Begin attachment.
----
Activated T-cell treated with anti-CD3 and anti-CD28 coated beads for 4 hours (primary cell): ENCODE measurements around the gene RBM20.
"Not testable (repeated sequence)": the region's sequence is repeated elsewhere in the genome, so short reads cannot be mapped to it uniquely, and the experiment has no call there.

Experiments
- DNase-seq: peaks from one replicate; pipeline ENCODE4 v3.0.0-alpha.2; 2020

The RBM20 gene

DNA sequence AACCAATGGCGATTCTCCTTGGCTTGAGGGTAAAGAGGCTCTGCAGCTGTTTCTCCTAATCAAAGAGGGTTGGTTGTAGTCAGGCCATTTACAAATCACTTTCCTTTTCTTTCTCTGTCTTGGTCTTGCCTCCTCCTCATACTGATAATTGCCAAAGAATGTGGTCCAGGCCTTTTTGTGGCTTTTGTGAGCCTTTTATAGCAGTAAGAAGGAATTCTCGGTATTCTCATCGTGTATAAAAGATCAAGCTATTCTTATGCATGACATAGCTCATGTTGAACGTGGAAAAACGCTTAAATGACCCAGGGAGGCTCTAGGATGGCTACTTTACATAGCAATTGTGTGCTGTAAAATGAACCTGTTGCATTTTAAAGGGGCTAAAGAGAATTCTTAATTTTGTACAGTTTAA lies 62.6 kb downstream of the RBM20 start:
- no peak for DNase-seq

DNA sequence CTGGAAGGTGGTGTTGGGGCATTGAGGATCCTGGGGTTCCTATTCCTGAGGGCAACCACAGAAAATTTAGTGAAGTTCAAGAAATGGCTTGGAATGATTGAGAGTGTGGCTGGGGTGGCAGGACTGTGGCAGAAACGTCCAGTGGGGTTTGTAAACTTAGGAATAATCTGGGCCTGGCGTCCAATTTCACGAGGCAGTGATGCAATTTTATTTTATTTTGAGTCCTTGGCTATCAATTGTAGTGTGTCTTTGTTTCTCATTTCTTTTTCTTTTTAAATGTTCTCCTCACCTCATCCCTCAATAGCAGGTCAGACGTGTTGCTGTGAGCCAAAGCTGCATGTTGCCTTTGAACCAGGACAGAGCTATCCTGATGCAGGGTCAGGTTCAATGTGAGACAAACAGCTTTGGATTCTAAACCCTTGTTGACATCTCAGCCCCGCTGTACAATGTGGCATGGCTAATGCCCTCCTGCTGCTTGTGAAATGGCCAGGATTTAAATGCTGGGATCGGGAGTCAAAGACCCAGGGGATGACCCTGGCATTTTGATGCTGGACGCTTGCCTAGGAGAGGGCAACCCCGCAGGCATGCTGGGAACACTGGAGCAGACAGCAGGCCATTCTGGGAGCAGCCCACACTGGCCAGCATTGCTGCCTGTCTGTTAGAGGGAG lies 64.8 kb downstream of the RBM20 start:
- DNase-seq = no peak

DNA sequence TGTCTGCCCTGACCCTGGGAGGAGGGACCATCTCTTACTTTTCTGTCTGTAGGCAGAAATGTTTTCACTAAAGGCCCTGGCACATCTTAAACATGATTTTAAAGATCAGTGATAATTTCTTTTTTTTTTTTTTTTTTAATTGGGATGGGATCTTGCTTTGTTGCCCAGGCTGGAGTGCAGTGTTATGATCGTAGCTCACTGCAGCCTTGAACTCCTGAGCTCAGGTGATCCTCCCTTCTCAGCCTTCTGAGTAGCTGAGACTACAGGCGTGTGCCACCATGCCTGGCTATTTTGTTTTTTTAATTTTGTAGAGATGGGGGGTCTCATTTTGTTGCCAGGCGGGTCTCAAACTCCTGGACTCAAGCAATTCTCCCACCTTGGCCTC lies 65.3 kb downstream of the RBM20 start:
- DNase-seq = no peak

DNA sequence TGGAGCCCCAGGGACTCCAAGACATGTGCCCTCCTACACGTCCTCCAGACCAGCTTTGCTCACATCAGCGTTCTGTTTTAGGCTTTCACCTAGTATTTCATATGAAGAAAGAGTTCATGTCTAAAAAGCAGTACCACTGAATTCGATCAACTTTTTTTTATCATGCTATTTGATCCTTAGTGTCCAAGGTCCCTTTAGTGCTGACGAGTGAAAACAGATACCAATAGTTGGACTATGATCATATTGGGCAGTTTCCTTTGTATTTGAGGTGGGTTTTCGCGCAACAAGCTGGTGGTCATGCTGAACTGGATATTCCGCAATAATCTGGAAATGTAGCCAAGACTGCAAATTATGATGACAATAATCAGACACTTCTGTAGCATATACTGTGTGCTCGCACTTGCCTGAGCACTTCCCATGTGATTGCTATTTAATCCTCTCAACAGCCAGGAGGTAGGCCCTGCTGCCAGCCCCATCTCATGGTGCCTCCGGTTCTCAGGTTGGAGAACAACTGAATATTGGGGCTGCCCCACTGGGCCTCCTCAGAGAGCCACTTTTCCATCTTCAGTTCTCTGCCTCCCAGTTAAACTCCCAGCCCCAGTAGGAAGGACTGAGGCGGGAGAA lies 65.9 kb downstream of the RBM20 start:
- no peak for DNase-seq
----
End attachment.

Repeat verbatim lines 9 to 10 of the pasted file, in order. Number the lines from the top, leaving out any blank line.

- DNase-seq = no peak

DNA sequence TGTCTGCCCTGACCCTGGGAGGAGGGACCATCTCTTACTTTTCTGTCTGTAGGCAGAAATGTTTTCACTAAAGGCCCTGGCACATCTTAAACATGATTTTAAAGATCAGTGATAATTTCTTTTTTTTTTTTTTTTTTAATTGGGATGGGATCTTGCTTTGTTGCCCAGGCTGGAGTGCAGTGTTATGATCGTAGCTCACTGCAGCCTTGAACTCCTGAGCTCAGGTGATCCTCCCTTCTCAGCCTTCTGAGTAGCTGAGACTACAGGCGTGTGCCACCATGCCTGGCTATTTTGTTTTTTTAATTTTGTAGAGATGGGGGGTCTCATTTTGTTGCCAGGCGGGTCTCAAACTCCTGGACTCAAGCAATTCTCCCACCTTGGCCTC lies 65.3 kb downstream of the RBM20 start: